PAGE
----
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As NFL waits its turn for COVID vaccine, chances of players getting it before Super Sunday are 'pretty low'

Terez Paylor
·Senior NFL writer
·3-min read

The largest vaccination campaign in the history of the United States began Monday, with thousands of health care workers around the country receiving the COVID-19 vaccine for the first time.

This is as it should be, NFLPA executive director DeMaurice Smith reiterated during a conference call with reporters Tuesday.

“When it comes to the vaccine, we will never jump the line or do anything that would take away resources from those people who need it first and foremost,” Smith said. “And I’m pretty sure, well, I know, the league feels exactly the same way.”

Millions of dollars hang in the balance for the NFL as games must be played to generate revenue, and though no games have been canceled, there has been no shortage of positive cases and schedule rearranging. Still, the league and its players have insisted that they will not look to cut the vaccine line. As a result, the league, which has poured millions into daily COVID testing while navigating the choppy waters of playing a full season without a bubble, will keep its safety protocols in place, at least until the majority of the league’s players have been vaccinated.

The question of when exactly vaccination will happen remains unclear, even though it’s slowly starting to come into focus.

“If you run the math out based on distribution, the likelihood that our players would be in line prior to the first Sunday in February is pretty low, so I don’t think it’s likely to be an issue this year for players,” Dr. Thom Mayer, the medical director of the NFL Players Association, said on the call.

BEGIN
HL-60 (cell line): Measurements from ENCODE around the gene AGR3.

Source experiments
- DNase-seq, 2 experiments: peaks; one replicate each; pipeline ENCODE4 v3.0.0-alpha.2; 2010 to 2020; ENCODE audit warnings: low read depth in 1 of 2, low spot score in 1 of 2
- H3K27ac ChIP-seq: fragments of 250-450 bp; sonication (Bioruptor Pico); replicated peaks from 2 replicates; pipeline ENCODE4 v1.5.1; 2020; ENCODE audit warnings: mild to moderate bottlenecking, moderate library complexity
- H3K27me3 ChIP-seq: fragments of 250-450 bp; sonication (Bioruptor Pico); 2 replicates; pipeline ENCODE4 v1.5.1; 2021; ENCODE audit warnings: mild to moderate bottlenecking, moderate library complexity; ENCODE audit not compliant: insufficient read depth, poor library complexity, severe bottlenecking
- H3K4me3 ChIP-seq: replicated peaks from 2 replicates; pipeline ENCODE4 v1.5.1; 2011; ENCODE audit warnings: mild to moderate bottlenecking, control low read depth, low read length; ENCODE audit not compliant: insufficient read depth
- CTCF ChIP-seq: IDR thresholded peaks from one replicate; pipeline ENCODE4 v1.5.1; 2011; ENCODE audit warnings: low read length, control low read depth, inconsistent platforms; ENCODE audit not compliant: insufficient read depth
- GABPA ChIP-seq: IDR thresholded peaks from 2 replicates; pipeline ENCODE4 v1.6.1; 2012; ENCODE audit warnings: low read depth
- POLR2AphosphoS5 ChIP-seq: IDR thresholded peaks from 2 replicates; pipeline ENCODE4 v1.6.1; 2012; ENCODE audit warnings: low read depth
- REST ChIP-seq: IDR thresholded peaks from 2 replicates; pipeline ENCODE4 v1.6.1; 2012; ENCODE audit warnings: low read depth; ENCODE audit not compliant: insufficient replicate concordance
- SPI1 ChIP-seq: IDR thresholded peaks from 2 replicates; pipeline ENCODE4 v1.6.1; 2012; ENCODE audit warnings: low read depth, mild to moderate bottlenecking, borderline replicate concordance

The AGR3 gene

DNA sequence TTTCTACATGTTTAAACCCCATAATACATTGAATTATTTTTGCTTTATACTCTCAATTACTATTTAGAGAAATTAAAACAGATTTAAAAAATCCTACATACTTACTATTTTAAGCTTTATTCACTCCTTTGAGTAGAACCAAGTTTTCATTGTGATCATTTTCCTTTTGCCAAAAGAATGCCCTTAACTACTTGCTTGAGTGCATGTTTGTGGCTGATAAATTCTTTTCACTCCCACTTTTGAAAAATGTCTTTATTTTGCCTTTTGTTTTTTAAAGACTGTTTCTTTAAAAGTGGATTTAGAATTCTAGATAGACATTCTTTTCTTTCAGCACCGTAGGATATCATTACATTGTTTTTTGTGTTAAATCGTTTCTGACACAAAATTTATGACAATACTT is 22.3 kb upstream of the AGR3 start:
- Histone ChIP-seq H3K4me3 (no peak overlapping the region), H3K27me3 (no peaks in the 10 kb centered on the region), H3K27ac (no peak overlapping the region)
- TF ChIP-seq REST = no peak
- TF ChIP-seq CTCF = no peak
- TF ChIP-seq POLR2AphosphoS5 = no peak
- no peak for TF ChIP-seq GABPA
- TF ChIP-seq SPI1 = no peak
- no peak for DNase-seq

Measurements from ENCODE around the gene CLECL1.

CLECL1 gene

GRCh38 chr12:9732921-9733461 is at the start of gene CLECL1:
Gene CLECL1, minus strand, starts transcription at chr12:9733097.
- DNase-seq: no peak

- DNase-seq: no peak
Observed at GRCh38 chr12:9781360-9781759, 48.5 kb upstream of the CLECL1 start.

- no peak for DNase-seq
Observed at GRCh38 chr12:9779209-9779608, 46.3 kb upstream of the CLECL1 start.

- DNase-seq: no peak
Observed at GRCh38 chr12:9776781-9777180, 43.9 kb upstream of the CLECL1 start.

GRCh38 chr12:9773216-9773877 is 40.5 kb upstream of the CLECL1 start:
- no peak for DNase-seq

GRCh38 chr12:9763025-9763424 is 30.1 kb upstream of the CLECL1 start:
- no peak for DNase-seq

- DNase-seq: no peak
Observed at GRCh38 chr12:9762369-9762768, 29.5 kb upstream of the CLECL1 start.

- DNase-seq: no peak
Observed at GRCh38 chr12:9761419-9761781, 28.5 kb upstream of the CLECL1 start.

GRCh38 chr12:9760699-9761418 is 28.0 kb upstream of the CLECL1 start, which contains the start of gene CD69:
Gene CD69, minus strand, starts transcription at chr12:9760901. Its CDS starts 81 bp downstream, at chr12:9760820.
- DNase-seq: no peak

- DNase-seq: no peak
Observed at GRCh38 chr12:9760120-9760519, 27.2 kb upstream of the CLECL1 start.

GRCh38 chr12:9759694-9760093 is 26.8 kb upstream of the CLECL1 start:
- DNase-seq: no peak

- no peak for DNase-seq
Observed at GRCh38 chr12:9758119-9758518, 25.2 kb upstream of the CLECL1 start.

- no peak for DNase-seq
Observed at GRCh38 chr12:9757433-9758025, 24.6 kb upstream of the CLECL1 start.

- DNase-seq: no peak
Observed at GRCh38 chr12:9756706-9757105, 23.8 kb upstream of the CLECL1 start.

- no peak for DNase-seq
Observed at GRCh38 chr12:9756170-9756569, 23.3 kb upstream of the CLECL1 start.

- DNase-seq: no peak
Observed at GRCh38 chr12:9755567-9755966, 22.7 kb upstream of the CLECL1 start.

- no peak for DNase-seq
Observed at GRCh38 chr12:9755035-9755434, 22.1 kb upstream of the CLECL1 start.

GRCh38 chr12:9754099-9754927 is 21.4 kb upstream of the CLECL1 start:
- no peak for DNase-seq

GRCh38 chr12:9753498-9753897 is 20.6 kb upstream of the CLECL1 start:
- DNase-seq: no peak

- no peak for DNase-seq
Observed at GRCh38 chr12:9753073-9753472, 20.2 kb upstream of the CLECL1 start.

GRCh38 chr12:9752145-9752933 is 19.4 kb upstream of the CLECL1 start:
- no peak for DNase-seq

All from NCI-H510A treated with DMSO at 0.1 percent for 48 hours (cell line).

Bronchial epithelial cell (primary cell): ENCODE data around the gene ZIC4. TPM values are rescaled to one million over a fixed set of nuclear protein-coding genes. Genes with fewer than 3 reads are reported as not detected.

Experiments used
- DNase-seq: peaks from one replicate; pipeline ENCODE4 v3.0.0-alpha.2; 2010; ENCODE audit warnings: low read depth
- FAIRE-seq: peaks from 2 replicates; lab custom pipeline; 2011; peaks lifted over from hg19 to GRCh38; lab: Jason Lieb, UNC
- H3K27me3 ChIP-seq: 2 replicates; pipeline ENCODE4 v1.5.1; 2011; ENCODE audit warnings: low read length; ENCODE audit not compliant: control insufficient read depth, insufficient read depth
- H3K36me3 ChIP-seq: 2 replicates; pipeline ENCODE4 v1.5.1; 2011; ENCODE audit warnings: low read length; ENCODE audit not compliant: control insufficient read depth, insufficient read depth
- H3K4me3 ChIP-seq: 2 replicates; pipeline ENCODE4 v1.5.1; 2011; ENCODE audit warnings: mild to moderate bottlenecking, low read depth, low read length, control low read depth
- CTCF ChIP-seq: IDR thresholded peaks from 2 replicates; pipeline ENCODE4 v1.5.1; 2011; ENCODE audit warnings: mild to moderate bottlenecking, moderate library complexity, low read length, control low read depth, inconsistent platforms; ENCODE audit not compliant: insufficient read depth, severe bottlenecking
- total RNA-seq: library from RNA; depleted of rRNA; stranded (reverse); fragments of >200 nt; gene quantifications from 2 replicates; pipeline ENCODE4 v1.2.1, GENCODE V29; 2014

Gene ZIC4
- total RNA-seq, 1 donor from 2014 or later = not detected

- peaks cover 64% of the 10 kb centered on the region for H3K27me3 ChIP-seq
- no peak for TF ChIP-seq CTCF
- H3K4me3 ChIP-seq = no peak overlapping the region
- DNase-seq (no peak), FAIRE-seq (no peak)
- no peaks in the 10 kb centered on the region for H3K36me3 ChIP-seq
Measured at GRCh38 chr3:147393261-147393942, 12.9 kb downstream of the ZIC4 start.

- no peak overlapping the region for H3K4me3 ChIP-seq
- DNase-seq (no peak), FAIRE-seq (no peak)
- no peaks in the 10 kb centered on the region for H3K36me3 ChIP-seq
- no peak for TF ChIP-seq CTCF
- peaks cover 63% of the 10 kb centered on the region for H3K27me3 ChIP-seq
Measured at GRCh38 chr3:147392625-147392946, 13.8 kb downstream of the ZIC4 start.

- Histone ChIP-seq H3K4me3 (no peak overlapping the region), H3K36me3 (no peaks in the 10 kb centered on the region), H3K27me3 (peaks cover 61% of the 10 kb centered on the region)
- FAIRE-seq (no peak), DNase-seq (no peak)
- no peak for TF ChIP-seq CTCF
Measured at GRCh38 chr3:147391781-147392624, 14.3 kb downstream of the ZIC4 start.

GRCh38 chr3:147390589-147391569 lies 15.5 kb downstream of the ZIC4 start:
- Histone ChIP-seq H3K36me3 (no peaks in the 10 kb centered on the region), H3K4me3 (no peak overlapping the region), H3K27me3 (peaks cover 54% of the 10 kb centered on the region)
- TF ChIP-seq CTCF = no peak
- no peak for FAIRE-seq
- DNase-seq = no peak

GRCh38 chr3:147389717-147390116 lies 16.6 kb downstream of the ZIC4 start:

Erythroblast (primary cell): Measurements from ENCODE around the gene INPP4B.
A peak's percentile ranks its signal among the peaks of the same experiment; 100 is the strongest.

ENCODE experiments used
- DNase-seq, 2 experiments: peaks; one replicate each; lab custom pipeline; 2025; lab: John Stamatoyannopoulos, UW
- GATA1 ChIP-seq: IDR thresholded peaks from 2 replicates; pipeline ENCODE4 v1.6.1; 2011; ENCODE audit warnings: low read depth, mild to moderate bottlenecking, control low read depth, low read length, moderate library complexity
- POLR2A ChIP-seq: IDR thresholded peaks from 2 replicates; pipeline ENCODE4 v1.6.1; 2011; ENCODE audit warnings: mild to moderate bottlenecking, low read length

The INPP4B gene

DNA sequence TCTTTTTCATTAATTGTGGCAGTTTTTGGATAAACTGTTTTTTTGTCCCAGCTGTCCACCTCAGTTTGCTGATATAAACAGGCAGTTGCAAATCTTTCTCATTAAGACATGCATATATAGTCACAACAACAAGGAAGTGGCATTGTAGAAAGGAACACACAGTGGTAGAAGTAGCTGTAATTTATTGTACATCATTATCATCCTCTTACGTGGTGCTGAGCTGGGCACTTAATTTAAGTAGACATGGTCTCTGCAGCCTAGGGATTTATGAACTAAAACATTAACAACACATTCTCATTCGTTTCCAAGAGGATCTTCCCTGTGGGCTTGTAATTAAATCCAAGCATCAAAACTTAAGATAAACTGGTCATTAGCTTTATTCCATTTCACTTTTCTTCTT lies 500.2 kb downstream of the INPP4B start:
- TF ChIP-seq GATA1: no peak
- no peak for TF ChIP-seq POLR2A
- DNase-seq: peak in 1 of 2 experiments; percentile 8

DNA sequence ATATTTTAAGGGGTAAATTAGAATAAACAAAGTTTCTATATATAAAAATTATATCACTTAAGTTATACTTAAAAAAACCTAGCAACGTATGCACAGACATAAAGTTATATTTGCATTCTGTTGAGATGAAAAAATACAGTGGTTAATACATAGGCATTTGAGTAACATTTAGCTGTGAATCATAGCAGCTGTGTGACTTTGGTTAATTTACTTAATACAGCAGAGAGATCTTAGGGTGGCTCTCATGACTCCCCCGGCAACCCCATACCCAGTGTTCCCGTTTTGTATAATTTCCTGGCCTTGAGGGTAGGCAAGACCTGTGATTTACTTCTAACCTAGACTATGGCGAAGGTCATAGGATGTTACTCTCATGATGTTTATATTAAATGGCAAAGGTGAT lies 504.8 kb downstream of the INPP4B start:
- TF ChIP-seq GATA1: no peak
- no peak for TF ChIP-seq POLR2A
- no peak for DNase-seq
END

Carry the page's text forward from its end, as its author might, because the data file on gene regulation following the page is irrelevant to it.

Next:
If the Chiefs and quarterback Patrick Mahomes make it back to the Super Bowl, it's unlikely they or any other players will have been vaccinated against COVID-19 by then, according to the NFLPA's medical director. (AP Photo/Jason Behnken)
If the Chiefs and quarterback Patrick Mahomes make it back to the Super Bowl, it's unlikely they or any other players will have been vaccinated against COVID-19 by then, according to the NFLPA's medical director. (AP Photo/Jason Behnken)

Healthcare workers, along with staff and residents of long-term care facilities, are the first in line to receive the vaccine. The average person likely won’t get it until the spring. A recent White House report said the vaccine likely won’t curb U.S. spread until then, since that’s when Americans with comorbidities should be fully immunized.

That hasn’t stopped the union from advising players and their families about the vaccine, in terms of risk-benefit ratios.

“We’ve let them know that the side effects are mild for a vaccine, meaning arm pain, some flu-like symptoms for a couple of days,” Mayer said. “It’s my personal opinion that’s unlikely to be an issue during the course of this particular season, but it will be an issue that we’ll have to face.”

Until then, players have been advised to protect themselves and their families, Mayer said, and not just through possible vaccinations when the time comes. The union has been preaching for months that players should continue to follow the guidelines of physical distancing, masking and PPE, all in the name of safety.

On Tuesday, the union and the NFL announced there were 12 positive COVID tests among the ranks of its players last week, the fourth straight week the number has dropped. It appears the NFLPA is generally satisfied with the compliance from its membership.

Until players get their hands on the vaccine, this type of self-regulation with regard to enforcing the COVID protocols remains the greatest hope for achieving a postseason without a bubble, which the league informed teams Tuesday it has decided to put into effect.

“The one thing that I think can never be overemphasized is the incredible discipline that these men have shown during the course of the season, the incredible resiliency in terms of how they behave within the ecosystem of the facility and on the road and away games,” Mayer said. “But also the discipline of the families. It’s staggering how well they’ve been able to control their ecosystem to make sure the virus doesn’t get transmitted.”

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